It's Trash Tuesday again, folks.
And for the past week, I've been wracking my brain to figure out ways to simplify my little family's somewhat harried existence. My girlies and I are working towards the idea of "stream-lining" our routines this year.
This will mean making an effort to cut out the stuff that tends to drive us crazy and gets us nowhere.
(Except the laundry, unfortunately. Apparently, the general consensus is that we need to keep doing that. Same goes for making supper every. damn. night. **Sigh.**)
Child Number One is undoubtedly the busiest of us all, and we've been extremely careful to choose her high school courses, as well as her music activities, with extreme consideration. Thankfully, she is now at the point in her education where the pre-requisites are behind her, and she can pick her courses based upon what she enjoys, and what she intends to pursue in university.
There has been some talk about her dropping out of her secondary school's choir.
Now, Child Number One is "Musical-with-a-capital-M", as some of you may remember. She has never had a burning desire to sing-- the flute has become her voice, instead. But, as many good music teachers have encouraged her, she has felt the need to TRY to sing, to help her perfect her ear training, as well as her sight reading.
Besides, singing in a group-- as opposed to having to "face the music" and sing on your OWN-- is fun.
It's good for the soul to combine your voice with others', and marvel at the beautiful sounds that can be created. It's good to learn the music "by heart": that way, it stays there forever.
Number One had a super year singing at school last year, and made some wonderful new friends outside of the instrumental music program. She also sang, without pressure and with joyous abandon, at the National Music Camp for several years, as a part of her orchestral training.
This year, a new music department head was announced at the school. And this department head, although absolutely marvelous at his job, announced that he would like the members of the choir to do more solo work this year. Starting with a recorded vocal audition.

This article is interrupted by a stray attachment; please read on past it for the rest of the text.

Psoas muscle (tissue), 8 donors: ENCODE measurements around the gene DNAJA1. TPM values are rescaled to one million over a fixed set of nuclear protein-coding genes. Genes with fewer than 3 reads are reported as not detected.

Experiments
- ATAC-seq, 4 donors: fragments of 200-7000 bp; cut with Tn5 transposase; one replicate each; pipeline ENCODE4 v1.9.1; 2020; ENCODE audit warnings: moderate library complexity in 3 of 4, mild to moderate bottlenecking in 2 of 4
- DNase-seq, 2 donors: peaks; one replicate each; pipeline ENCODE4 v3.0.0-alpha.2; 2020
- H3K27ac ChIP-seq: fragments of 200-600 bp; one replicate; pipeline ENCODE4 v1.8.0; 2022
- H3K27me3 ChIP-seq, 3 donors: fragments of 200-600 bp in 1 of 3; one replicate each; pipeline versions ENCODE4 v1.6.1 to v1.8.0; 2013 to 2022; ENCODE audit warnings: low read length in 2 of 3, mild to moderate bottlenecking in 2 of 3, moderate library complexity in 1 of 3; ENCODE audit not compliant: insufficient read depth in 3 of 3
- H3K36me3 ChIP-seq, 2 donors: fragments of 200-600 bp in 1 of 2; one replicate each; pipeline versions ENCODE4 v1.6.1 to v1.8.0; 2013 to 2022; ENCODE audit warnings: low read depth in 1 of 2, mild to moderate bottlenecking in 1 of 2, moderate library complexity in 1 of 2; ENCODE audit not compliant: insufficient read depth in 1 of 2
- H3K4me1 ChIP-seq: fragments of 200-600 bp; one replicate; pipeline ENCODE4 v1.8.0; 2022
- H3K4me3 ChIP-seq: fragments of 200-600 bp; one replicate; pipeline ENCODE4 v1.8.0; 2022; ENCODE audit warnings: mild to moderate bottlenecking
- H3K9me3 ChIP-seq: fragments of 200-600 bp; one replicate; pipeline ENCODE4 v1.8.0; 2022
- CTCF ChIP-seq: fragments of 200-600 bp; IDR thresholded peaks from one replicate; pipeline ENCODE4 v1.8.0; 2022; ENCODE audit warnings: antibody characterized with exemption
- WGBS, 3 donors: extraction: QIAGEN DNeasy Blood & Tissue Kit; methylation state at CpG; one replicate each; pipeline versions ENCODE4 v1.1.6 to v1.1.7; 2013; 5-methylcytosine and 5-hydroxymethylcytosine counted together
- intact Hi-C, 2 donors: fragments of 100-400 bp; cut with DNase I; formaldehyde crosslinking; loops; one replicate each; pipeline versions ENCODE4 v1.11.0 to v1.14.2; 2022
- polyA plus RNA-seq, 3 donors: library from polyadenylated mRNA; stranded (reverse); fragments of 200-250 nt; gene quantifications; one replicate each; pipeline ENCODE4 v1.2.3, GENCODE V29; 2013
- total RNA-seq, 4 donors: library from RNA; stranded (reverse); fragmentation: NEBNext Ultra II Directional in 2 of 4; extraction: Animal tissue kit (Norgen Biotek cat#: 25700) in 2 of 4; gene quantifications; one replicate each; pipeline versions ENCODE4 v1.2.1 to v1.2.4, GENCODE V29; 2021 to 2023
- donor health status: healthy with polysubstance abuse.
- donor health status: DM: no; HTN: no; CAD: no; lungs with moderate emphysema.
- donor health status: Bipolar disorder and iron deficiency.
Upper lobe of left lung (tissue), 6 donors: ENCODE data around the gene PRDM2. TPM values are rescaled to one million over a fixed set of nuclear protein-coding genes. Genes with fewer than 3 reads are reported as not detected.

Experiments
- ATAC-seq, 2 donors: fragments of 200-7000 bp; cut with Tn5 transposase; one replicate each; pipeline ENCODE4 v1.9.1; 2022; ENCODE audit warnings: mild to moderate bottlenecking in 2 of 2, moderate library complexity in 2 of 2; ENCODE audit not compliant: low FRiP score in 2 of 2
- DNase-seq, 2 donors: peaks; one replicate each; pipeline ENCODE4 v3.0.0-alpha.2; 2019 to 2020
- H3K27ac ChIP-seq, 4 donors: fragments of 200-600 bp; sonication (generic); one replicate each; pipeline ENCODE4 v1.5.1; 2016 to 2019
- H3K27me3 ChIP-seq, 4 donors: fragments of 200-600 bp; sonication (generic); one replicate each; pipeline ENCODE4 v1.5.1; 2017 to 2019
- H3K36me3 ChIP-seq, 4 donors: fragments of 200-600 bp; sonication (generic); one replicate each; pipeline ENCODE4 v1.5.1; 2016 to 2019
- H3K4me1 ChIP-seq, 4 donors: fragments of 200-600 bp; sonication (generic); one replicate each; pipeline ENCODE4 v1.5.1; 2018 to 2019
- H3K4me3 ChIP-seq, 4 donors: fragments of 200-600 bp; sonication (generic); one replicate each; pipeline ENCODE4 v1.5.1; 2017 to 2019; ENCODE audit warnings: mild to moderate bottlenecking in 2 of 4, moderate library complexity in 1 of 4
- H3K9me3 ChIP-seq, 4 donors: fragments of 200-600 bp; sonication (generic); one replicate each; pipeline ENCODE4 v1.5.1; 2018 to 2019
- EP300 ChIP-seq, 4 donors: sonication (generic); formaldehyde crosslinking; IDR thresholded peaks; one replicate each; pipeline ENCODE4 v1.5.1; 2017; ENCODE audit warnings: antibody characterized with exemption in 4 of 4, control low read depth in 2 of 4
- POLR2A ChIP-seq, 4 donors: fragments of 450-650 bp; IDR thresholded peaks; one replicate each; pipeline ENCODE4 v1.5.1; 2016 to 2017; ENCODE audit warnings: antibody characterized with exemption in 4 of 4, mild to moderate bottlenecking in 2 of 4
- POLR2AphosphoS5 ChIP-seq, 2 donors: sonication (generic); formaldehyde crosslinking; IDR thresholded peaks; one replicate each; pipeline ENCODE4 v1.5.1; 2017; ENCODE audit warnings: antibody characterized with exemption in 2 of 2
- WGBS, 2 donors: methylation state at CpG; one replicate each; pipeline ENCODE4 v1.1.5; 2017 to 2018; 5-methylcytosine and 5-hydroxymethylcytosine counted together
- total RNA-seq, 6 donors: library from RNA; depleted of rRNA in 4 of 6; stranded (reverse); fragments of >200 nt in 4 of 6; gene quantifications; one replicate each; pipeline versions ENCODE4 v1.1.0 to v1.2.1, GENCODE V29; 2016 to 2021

Well, Child Number One's no stranger to auditions. She rises to meet the challenge of all kinds of performing situations, and succeeds.
But this one made her hesitate. It made her nervous. She can MORE than carry a tune. But, singing is not what she would call her forte.
She began to think... that if she didn't continue with choir, she would not only reduce her own personal stress, but she would also lessen my weekly driving load... thus stream-lining the schedule, as we had planned.
Well, I appreciated the offer. And I understood her feelings. Hell, I wouldn't have wanted to sing on my own, either-- and I sang in a number of church choirs for a number of my younger years.
I was sure the teacher would understand. I encouraged her to go and see him, and explain her reservations.
In the end, he was sympathetic and understanding, and of course would have her in choir, even if she didn't feel comfortable singing alone. They would work it out.
So, then there was just the issue of stream-lining the schedule to consider.
We decided to sleep on it.
And after we had risen and dressed to leave the house in the wee hours this morning, I met my eldest child in the kitchen for a mini-pow-wow.
Would she stay, or would she go?
In the end, the decision was simpler than either of us would have imagined:
(Insert a loooooong moment of thoughtful silence.)
Mother: Are you singing Rutter this year?
Child Number One: Yes.
Mother: Here's your lunch. Get in the car.
Sing your heart out, kiddo.